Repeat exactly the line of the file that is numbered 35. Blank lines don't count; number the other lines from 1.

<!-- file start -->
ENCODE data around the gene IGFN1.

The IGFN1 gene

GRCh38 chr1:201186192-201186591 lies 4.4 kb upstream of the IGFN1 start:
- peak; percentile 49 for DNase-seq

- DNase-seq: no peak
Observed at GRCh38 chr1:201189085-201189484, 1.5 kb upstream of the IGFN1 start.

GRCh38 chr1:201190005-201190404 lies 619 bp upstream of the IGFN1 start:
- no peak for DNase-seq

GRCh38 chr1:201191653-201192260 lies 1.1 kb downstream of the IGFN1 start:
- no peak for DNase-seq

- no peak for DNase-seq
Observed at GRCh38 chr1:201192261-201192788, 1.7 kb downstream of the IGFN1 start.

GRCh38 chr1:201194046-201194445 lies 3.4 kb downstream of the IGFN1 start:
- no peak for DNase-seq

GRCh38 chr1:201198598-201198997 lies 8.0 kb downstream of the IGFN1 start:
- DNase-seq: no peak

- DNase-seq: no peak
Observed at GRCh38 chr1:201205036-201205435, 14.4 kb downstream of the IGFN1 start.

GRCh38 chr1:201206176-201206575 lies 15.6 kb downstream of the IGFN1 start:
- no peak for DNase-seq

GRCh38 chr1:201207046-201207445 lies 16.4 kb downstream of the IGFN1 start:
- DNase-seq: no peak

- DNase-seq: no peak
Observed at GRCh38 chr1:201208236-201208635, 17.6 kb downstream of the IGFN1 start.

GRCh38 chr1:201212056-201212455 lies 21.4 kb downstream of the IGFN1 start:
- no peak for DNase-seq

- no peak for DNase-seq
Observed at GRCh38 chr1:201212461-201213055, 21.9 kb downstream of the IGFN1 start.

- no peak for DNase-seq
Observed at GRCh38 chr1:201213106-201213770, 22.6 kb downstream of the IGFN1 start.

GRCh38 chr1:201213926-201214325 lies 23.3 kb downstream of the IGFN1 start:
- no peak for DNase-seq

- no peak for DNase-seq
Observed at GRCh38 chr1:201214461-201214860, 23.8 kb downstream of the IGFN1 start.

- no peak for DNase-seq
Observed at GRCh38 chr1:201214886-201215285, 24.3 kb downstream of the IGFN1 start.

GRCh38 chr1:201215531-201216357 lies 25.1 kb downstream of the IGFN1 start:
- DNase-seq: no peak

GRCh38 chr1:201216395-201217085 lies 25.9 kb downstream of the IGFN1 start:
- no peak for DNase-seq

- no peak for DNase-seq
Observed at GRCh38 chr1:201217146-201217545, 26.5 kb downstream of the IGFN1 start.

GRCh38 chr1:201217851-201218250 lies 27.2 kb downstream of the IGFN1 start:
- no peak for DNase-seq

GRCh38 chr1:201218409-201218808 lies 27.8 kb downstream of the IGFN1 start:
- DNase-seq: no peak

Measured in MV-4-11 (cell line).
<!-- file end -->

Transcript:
- no peak for DNase-seq